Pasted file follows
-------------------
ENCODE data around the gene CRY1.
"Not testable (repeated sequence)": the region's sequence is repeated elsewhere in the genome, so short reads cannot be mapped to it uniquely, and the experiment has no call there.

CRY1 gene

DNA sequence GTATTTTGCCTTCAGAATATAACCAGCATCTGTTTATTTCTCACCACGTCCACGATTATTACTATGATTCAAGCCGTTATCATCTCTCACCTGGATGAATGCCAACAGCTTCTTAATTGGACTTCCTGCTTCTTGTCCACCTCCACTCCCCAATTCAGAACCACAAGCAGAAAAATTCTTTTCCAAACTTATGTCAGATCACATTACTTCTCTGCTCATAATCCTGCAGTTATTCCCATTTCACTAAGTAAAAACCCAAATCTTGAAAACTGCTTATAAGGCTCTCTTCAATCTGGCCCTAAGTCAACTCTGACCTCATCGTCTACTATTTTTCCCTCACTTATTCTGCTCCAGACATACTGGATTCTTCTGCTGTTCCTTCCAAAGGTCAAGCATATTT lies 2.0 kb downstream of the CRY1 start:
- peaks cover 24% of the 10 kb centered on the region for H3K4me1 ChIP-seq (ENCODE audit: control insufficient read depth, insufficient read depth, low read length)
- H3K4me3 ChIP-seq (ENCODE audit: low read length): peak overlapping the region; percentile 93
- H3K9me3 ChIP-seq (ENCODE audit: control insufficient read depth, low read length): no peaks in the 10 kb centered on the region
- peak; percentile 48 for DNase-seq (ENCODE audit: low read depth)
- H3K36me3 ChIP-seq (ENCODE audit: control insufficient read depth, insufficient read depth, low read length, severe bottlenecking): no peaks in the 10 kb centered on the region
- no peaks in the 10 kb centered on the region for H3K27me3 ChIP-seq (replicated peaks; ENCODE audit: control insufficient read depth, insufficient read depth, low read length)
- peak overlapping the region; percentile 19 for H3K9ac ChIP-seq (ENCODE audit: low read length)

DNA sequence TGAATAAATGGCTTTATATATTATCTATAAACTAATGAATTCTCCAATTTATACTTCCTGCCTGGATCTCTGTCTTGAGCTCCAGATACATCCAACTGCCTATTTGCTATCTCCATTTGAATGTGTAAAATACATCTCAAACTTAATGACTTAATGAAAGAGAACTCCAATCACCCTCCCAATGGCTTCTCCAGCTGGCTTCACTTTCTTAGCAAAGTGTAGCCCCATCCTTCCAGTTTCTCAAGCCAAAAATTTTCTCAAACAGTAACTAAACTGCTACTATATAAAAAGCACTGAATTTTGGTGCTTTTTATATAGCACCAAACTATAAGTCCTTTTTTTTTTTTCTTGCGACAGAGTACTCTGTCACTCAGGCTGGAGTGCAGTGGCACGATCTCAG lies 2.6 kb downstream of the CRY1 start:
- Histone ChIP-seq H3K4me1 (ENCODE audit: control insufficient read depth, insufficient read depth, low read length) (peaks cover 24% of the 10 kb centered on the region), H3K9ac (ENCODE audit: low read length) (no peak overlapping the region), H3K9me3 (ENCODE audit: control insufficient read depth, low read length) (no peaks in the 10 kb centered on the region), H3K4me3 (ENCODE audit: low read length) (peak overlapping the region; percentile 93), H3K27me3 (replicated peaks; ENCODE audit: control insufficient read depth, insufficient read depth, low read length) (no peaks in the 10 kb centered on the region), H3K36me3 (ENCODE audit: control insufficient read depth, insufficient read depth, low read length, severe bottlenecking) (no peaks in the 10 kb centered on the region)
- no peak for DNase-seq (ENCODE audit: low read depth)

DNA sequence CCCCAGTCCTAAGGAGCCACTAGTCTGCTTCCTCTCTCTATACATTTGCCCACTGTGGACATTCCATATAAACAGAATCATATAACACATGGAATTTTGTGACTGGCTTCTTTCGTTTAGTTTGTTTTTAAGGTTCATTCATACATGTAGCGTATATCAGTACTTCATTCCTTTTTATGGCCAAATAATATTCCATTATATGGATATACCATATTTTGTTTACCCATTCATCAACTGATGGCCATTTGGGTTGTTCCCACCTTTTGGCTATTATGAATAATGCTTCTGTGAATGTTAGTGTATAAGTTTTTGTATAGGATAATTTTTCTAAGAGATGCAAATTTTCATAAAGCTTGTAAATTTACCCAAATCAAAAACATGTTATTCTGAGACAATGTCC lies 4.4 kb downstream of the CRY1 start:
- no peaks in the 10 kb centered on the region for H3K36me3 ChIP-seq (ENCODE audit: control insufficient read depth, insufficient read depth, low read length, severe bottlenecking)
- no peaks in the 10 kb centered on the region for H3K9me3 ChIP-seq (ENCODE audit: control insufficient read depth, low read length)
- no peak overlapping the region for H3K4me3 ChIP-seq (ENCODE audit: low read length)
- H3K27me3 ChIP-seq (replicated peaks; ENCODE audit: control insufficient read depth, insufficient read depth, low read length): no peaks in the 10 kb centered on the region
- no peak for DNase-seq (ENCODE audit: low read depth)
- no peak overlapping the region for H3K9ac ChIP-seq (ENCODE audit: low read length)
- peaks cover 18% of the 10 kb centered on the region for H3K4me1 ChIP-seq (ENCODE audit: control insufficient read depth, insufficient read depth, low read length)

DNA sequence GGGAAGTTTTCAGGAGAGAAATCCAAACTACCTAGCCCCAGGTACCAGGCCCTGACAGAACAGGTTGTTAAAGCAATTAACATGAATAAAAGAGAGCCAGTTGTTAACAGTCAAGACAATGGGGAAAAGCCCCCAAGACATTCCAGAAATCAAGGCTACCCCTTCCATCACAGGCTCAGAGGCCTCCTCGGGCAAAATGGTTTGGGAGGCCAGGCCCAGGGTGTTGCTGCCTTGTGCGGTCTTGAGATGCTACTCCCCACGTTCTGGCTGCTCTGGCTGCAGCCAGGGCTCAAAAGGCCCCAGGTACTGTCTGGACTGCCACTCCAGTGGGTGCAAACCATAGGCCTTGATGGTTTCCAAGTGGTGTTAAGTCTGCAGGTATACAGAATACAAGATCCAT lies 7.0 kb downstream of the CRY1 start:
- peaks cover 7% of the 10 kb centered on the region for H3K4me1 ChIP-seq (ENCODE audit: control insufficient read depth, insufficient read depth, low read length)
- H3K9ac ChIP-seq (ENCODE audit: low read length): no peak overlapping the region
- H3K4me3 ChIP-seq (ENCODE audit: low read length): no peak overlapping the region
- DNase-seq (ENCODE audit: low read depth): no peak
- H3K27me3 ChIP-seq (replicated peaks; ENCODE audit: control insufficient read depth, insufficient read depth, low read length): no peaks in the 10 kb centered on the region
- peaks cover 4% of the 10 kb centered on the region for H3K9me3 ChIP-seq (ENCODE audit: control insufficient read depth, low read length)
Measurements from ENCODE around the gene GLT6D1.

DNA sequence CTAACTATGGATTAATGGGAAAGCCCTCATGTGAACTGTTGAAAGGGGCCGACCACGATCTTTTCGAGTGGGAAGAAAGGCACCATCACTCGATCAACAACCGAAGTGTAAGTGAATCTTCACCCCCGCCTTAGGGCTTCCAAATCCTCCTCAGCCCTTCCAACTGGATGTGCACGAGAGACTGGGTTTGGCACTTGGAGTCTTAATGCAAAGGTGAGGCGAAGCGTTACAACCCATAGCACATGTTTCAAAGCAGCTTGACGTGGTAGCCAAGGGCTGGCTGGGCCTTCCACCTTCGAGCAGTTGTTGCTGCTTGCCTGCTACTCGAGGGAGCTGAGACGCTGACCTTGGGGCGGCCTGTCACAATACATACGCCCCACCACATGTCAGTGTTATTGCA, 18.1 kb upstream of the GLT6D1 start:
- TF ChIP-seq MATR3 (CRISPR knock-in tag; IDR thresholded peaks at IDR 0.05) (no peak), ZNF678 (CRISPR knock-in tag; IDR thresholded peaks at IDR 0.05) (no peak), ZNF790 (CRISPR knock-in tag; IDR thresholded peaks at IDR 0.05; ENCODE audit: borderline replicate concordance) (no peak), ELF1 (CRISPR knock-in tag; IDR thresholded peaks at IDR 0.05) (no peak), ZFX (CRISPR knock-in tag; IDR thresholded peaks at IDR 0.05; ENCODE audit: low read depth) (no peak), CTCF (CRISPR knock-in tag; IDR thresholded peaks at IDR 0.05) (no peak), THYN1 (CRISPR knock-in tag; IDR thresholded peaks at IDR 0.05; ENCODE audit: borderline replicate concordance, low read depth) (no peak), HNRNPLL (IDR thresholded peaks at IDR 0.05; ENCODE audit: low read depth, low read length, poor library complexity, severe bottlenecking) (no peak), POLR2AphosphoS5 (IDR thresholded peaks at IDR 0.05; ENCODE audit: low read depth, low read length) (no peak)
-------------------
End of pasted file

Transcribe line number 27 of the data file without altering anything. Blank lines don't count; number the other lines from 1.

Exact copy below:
- DNase-seq (ENCODE audit: low read depth): no peak